jcr159

what makes a sub "sound good"

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It occurred to me why aren't active bass cancellation techniques employed more? A driver or 2 in the right spots tuned to target and absorb or cancel excess energy could be very effective.

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I agree RIcci, is it because it is super difficult to figure out except by trial and error placement and tuning?

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It occurred to me why aren't active bass cancellation techniques employed more? A driver or 2 in the right spots tuned to target and absorb or cancel excess energy could be very effective.

It is very effective, but requires knowledge and equipment to set up.

 

Also, I think many does not like the idea of a sub unit used only to fix a problem, it doesn't contribute to making a lot of rumbling bass. If you have heard the difference you quickly realize that this was actually a very good idea, as the overall sound quality improves. Capacity can always be fixed.

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You are comparing the distortion of sealed subwoofers to a ported subwoofer, and that is an apples-to-oranges comparison. Sealed subwooofers will always have much more distortion at the lower frequencies. Another thing is you are using SVS subs to compare them against, and SVS is very strict with their limiters. Most manufacturers are more permissive of distortion quantities than SVS. If you placed a Ultimax 18 or SI18 driver in a ported box, you would very likely end up with less distortion for the same output level than SVS, so long as the ported enclosure is semi-competently designed and built. About the SI24 driver, in order to achieve that low distortion level, Josh used a very large cabinet: 43"x36"x23". If you can not handle a cabinet that large, you will have more low-end distortion. That said, the distortion measurements for the SI24 are really terrific, and, in that enclosure, do resemble that of a ported subwoofer. 

 

To be fair the 24 that Josh tested had a motor that was 1/2 as strong as the current driver. The current 24 hits the same Qtc in 9 ft^3 that the previous 24 hit in over 20 ft^3. 

 

And as almost everyone else has said, what makes a woofer sound good is up to you. I personally enjoy proper full-bandwidth systems (sealed). But I also enjoy listening to other peoples ported systems too even though they lack the ultra low end that sealed is capable of...but you also need to have the program material to dig that deep which is few between. 

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To be fair the 24 that Josh tested had a motor that was 1/2 as strong as the current driver. The current 24 hits the same Qtc in 9 ft^3 that the previous 24 hit in over 20 ft^3.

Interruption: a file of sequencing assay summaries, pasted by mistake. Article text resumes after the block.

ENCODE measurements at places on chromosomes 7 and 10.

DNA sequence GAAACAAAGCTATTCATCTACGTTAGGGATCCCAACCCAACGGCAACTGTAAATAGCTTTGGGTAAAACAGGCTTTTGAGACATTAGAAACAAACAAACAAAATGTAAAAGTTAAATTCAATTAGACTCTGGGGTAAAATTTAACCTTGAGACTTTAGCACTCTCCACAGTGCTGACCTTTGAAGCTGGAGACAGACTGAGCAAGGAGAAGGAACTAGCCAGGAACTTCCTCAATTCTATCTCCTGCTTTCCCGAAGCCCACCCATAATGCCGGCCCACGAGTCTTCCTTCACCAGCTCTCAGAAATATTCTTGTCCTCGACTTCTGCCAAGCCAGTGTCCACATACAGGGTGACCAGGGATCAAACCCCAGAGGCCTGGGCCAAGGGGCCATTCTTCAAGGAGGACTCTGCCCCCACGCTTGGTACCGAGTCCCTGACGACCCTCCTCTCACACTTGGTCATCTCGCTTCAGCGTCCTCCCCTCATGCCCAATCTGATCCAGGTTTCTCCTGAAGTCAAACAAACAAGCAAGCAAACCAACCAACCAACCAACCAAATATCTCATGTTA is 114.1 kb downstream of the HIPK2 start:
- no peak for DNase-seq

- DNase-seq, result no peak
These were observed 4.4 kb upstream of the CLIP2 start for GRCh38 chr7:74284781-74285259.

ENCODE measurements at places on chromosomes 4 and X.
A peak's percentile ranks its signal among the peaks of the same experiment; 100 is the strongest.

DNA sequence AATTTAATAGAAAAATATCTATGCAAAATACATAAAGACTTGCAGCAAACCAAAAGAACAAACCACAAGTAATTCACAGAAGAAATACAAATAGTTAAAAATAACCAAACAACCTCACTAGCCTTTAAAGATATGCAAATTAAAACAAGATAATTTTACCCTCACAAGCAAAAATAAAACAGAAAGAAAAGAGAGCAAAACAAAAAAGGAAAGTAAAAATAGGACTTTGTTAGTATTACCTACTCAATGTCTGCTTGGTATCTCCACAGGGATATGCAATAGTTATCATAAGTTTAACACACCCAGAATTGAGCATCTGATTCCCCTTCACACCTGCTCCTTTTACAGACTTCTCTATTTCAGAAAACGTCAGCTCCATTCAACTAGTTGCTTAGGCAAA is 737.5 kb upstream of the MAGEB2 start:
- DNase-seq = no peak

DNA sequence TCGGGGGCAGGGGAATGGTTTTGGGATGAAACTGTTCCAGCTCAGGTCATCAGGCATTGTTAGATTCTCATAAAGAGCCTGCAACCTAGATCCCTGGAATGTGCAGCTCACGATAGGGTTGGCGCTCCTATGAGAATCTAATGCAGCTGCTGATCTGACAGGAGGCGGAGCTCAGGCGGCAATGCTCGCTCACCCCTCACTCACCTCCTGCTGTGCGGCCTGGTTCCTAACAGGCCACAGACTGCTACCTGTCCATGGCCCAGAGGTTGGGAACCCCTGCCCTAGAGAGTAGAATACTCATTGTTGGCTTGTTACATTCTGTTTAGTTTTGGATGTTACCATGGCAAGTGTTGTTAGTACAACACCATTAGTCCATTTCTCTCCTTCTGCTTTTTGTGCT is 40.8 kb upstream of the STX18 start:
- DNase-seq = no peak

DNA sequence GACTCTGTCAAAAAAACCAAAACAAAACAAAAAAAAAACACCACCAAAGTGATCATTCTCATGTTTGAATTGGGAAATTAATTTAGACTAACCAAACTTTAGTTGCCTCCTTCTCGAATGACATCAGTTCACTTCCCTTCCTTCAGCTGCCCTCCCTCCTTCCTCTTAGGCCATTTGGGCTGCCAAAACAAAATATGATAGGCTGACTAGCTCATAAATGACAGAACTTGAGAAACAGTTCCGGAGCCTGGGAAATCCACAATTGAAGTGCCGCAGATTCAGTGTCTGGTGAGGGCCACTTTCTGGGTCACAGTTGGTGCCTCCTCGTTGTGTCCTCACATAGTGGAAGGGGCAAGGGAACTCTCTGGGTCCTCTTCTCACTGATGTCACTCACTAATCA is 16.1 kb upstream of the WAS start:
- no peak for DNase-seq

And as almost everyone else has said, what makes a woofer sound good is up to you. I personally enjoy proper full-bandwidth systems (sealed). But I also enjoy listening to other peoples ported systems too even though they lack the ultra low end that sealed is capable of...but you also need to have the program material to dig that deep which is few between. 

 

If other aspects of the driver didn't change much, then theoretically, the lower Qtc will probably improve distortion for a given box size for frequencies well below resonance, based on analysis I did some months ago.  Of course, I'd want to see the measurements before assuming anything.  :)

 

It occurred to me why aren't active bass cancellation techniques employed more? A driver or 2 in the right spots tuned to target and absorb or cancel excess energy could be very effective.

 

I believe active cancellation can be very effective.  The reason it's not done more?  I believe it's because good tools for doing so aren't widely available.

 

The double-bass array concept could be considered a type of active bass cancellation, albeit a kind of crude, non-optimal implementation.  However, it is relatively easy to implement if one has the space and installs enough drivers.

 

At the other extreme, multiple independent sub EQ can be thought of as a more general technique.  Provided that the filters can alter phase and magnitude response independently, active cancellation is but one of many possibilities.  I will be investigating this intently probably after I get my 4 X behind-the-sofa MBMs built.  I'll have 6 high headroom bass sources along with my front stage mains and maybe surrounds (once they are upgraded) to effectively use as active devices.

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B